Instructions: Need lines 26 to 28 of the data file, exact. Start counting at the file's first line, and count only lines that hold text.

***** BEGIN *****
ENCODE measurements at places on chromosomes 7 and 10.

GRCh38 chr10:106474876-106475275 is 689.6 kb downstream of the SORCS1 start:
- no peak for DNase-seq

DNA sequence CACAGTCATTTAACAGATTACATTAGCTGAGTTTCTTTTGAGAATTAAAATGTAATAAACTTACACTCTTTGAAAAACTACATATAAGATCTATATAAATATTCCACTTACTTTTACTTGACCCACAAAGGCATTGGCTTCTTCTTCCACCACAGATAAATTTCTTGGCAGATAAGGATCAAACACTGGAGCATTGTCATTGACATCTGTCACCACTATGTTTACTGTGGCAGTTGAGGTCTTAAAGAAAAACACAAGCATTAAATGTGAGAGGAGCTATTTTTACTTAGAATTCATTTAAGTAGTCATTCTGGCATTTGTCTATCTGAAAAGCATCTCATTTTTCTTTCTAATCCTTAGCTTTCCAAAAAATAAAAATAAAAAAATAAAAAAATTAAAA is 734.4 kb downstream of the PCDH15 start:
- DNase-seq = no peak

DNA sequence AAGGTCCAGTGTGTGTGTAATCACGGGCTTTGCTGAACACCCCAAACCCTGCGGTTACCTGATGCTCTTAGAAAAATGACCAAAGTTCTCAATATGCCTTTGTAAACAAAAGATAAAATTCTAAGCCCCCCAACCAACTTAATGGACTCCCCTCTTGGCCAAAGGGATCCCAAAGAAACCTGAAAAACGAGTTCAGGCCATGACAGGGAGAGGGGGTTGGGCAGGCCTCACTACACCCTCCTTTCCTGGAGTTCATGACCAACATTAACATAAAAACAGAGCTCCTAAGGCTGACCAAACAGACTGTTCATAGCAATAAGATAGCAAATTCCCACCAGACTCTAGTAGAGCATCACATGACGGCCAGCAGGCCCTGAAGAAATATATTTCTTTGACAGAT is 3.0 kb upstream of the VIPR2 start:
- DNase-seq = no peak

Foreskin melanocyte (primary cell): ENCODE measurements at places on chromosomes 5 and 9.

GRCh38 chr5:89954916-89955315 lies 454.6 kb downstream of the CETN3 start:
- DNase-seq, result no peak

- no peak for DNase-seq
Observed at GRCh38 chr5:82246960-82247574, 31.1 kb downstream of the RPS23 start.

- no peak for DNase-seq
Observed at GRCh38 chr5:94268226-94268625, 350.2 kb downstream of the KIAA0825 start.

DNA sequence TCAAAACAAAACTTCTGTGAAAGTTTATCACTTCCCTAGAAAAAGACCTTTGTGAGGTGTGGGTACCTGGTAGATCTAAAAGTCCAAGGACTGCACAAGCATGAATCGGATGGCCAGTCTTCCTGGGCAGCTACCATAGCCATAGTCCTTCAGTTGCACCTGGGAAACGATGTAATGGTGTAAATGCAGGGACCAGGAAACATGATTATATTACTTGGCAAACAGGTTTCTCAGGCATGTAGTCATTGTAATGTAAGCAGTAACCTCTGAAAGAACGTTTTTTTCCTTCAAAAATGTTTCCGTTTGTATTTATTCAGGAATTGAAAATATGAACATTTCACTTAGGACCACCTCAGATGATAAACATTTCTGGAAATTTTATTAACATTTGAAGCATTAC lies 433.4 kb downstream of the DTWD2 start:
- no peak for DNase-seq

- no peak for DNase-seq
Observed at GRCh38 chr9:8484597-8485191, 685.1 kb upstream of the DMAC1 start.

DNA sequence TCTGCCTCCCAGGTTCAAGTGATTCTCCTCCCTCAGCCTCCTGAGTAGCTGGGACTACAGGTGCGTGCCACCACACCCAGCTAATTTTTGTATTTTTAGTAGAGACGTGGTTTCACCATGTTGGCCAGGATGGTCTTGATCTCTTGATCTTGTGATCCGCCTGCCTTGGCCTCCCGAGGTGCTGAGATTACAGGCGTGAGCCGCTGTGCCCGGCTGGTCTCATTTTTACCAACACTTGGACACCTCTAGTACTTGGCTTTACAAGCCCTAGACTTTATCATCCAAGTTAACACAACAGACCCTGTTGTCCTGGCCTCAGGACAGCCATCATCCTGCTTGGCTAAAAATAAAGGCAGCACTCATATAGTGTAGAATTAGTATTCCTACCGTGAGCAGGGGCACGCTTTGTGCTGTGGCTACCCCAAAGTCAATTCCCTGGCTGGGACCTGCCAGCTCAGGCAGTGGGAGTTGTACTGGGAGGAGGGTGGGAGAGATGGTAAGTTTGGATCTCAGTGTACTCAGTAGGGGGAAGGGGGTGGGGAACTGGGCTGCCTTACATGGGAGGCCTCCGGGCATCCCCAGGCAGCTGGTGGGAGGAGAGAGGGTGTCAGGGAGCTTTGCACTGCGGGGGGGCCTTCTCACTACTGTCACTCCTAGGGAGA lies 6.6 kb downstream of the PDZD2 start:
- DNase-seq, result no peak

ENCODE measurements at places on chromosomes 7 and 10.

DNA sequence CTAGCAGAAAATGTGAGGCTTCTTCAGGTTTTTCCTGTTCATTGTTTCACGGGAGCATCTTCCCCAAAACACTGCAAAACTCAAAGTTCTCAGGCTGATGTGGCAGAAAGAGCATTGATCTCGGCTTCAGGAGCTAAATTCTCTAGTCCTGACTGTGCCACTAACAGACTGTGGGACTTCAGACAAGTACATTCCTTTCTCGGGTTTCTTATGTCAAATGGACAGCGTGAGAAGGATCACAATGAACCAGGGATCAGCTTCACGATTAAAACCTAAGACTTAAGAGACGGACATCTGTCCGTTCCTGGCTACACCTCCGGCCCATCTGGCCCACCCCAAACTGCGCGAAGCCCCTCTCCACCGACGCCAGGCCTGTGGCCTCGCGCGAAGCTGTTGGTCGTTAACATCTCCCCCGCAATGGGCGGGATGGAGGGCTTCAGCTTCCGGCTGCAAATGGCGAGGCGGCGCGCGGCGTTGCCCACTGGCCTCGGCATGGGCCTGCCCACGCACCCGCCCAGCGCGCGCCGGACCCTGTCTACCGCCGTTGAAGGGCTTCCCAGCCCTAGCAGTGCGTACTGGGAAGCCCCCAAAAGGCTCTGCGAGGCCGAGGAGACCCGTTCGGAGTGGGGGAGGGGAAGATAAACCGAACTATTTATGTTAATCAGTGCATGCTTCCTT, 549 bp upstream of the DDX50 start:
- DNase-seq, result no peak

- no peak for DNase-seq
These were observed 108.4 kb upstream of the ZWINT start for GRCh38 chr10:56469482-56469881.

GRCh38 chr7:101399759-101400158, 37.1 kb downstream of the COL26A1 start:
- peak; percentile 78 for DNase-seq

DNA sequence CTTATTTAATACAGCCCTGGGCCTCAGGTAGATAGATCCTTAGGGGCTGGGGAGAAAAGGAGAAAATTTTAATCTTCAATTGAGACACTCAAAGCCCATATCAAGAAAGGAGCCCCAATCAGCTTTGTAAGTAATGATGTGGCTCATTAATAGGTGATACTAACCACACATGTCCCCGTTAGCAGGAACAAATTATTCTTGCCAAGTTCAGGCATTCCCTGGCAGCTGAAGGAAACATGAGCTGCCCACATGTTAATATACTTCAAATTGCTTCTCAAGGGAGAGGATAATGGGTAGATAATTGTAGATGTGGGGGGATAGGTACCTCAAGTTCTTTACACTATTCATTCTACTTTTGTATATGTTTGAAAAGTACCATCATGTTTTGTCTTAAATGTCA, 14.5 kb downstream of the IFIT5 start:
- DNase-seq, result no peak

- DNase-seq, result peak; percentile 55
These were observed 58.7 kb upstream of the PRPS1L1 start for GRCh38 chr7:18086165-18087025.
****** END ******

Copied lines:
GRCh38 chr7:101399759-101400158, 37.1 kb downstream of the COL26A1 start:
- peak; percentile 78 for DNase-seq

DNA sequence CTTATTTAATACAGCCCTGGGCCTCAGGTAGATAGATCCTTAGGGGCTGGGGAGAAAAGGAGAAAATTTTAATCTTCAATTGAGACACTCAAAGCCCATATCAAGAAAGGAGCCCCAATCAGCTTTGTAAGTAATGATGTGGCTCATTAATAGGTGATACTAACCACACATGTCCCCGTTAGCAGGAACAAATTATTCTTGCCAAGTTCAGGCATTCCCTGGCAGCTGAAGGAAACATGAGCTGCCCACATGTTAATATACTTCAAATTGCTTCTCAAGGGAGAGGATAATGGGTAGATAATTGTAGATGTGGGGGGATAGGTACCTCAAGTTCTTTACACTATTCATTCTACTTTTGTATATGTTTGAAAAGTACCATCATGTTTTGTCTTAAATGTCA, 14.5 kb downstream of the IFIT5 start: